Springsteen thrills in return to Fenway
A review of Bruce Springsteen & The E Street Band at Fenway Park on August 14, 2012
Red Sox Nation has had a tough go of it this year. Not only have the Sox had a dramatically disappointing season thus far, but recently we lost a true icon in Johnny Pesky. Thankfully, a healer appeared in the form of Bruce Springsteen, whom along with his E Street Band, made the pain go away, at least momentarily, at Fenway Park on Tuesday.
Bruce Springsteen began the new era of concerts at Fenway when he played the first concert on Yawkey Way since 1973 back in 2003 and has been welcomed back warmly with two appearances scheduled this week before he takes on Gillette Stadium. Springsteen, one of America’s most beloved songwriters, playing “America’s Most Beloved Ballpark” proved to be a match made in heaven once more as The Boss delivered three and a half hours of Rock N’ Roll bliss to a sold out crowd.
Their show in Boston kicked off the latest American installment of the “Wrecking Ball” tour, after a lengthy stay overseas. Bruce and the band proved that their travels have not taken a toll on them, with an energetic, extended affair at Fenway.
The show kicked off at the usual Sox start time of 7:10 in order to fit as much in before curfew. Old favorites “The Promised Land” and “Out in the Street” warmed up the crowd before a trio of Wrecking Ball tunes were well received. “My City of Ruins” followed, which Bruce prefaced with a story about living with ghosts, which he turned into a fitting tribute to Johnny Pesky as a spotlight was shown on “Pesky’s Pole”.
Springsteen hasn’t slowed down at all over the years, and he showed that on numerous occasions as he travelled across the extensive stage, and into the crowd. He even carried a young fan onto the stage for “Waiting on a Sunny Day”, which was no easy feat.
Of course, Bruce had plenty of help in the E Street Band. Jake Clemons stepped up to fill his uncle’s big shoes, especially with his spot-on solos in “Badlands” and “Spirit in the Night”, amongst others. Nils Lofgren went off, in a very good way, with an amazing solo on “Because the Night”, and fellow guitarist Lil Steven Van Zandt helped Bruce take the show home as the two were inseparable during the encore.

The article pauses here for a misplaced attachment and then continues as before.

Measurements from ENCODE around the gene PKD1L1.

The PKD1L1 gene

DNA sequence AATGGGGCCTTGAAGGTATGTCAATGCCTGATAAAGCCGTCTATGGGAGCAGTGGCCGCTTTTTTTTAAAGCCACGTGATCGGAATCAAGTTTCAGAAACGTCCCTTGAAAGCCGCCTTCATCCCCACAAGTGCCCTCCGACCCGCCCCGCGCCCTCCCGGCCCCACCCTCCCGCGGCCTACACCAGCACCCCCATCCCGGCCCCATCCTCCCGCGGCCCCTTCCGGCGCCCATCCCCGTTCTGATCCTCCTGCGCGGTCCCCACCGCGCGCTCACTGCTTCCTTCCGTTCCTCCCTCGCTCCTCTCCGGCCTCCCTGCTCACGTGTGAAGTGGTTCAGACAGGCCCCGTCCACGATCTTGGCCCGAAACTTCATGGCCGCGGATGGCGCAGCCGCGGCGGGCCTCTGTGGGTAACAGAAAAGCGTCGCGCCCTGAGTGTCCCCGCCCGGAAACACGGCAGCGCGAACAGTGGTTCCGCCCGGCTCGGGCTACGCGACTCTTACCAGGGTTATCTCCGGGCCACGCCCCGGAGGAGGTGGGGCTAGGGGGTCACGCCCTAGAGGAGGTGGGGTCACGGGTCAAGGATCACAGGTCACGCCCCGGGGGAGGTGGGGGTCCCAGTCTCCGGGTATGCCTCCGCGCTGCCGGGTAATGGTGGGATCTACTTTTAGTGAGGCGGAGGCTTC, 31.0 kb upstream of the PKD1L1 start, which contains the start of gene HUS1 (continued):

One of the many great things about a Springsteen show is that even though they saved many of their biggest hits for the end of the show, there was never a feeling like the band was holding back and building to something, as fans found complete satisfaction in tunes like “Johnny 99”, “Working on the Highway”, and “The Rising”, before hits such as “Born to Run”, “Rosalita (Come Out Tonight)” and “Tenth Avenue Freeze-out” led to the close.
The show ended with “The Beatles ending”, as Bruce put it, with an extended take on “Twist and Shout” that finished past curfew, as pictures of Johnny Pesky were shown on all the video screens. There isn’t anybody out there right now more dedicated to going above and beyond their audiences expectation as Bruce Springsteen & The E Street Band, and after a long-suffering baseball season, the Fenway Faithful were truly appreciative.
The Promised Land
Out in the Street
We Take Care of Our Own
Death to My Hometown
My City of Ruins
Spirit in the Night
The E Street Shuffle
Jack of All Trades
Because the Night
Working on the Highway
Shackled and Drawn
Waitin’ on a Sunny Day
Drive All Night
We Are Alive
Born to Run
Rosalita (Come Out Tonight)
Dancing in the Dark
Tenth Avenue Freeze-out
Twist and Shout